Gratitude: Sacred Visitation

by Brittany Longsdorf, Multifaith Chaplain- Bates College

Every Thanksgiving my family goes around the table and each person says something that they are grateful for before we sink our teeth into some turkey and stuffing. At times it has felt perfunctory, and eventually it became redundant. The ‘thankful for friends and family’ answer became so common that in recent years we implemented a new rule that there could be no repeats, so each person had to think of something different to be thankful for. A couple of years ago a friend of mine said they were grateful for a fork and praised other utensils around the table. Gratitude in its many forms, silly and serious, is a deeply important thing to consider during the holiday season.

This advent season, in the transition from Thanksgiving to Christmastide, I want us to consider moments of gratitude as visitations from the Sacred. When I started out in the work of college chaplaincy I became consistently overwhelmed with putting on multiple programs every week, offering pastoral care, coordinating worship, and doing higher education committee work. It surprised me that while doing the work I loved, I found my self in a very dark spiritual place. Somehow the rote maneuvers of program planning and the massive amount of logistical details to keep track of clouded my view of sacred purpose. I sought out a spiritual mentor and asked the question that had been trembling in my heart for months, “Do I even believe in God anymore?”

She responded with a story. When my mentor was a young chaplain starting out in New York City, she also felt the same overwhelming sense of distance from the Divine. She was riding a train home late one night from a program and in her train car saw a father and daughter all dressed up and laughing; it looked like they had just come home from a Broadway show. The little girl roared with laughter and held her father’s hand tightly as the train swayed on the tracks. Something inside my mentor felt the urge to just whisper a soft “thanks” into the universe. “That’s how I know there is a God”, she said to me. Moments of gratitude are sacred visitations.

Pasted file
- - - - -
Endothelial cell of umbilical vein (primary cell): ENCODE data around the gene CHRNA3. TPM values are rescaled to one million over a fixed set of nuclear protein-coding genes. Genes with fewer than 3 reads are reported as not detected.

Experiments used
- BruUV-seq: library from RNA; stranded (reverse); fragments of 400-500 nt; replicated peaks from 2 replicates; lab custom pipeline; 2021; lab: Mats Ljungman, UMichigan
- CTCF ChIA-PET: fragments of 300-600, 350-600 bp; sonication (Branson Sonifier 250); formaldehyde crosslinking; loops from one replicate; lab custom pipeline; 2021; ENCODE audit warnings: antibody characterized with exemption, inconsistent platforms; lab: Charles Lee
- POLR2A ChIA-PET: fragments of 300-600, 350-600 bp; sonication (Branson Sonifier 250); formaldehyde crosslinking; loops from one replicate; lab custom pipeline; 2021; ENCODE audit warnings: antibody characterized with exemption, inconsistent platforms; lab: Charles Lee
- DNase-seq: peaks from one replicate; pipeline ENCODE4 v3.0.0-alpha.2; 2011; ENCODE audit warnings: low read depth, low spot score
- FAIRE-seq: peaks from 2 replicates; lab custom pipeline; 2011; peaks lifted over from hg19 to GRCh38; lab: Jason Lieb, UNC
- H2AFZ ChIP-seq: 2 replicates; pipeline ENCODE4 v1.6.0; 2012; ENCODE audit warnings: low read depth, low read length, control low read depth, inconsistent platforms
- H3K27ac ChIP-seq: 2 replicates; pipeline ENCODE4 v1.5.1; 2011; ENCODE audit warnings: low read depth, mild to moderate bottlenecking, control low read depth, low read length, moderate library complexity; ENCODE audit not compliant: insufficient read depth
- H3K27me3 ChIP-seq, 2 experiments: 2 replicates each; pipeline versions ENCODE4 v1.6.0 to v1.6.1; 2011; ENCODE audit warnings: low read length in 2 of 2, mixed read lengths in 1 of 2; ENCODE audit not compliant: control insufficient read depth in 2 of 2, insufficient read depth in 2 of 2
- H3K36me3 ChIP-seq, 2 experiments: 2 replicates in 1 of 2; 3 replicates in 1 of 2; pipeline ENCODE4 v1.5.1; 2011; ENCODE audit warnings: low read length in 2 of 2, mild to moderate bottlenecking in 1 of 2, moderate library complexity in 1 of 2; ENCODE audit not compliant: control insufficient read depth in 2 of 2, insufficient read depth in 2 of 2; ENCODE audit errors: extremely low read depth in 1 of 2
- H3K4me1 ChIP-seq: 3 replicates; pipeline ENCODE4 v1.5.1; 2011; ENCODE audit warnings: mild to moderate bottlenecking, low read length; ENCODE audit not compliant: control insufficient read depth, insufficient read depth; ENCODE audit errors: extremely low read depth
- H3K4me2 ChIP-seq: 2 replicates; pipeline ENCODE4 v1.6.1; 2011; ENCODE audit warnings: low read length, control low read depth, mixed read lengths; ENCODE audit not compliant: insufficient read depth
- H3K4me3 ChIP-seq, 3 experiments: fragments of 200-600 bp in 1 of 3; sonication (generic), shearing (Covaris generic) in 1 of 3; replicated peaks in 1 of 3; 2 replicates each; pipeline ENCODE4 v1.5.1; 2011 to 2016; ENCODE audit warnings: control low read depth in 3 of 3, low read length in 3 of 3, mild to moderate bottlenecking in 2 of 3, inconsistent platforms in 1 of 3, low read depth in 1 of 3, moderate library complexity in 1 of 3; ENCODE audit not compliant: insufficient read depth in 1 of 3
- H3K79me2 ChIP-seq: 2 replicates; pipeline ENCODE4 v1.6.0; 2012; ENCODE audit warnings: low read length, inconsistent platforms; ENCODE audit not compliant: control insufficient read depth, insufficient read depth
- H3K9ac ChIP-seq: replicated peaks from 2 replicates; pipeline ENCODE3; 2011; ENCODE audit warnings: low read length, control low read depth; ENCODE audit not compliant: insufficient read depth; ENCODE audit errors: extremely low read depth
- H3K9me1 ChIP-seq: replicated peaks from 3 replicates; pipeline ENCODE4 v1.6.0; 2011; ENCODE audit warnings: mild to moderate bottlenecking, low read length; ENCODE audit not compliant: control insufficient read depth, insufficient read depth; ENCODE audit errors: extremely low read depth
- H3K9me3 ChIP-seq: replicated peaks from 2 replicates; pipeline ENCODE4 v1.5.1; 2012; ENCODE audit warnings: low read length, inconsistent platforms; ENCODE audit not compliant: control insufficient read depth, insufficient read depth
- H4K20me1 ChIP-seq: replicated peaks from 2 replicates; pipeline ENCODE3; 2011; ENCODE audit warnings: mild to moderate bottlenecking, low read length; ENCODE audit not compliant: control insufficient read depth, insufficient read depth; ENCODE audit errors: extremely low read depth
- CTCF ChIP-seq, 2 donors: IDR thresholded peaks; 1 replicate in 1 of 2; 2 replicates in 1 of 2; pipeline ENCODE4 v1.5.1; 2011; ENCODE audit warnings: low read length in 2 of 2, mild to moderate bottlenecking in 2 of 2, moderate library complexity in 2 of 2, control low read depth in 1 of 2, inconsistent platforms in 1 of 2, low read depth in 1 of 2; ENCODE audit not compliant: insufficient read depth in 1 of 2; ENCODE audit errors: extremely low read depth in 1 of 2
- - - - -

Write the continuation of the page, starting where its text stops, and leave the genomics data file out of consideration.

When the Angel visits Mary she is full of fear, awe, and wonder. She is reminded of the wide and deep webs of the Divine that surrounds her. When we feel those deep moments of gratitude and whisper ‘thank you’ into the ear of the universe, we embody that same revelation, that sacred visitation that reminds us of our purpose and our Creator. This advent season let us readily recognize those moments of gratitude and be grateful.

Spiritual Practice:
“Moments of gratitude are sacred visitations.” Spend a few moments allowing gratitude to emerge within you. For what this day do you whisper “thank you”?
Where else is God revealed to you in the Advent season? What are the sacred visitations in your life?


Lenten Practice: Silence
Daily Act: Refrain from posting or commenting on all social media for the day. Instead, use that time to listen to what you are hearing from others and offer prayers on their behalf.
Weekly Prayer Phrase: Repeat this phrase slowly as you breathe deeply. You may choose to memorize this phrase and repeat it throughout your day.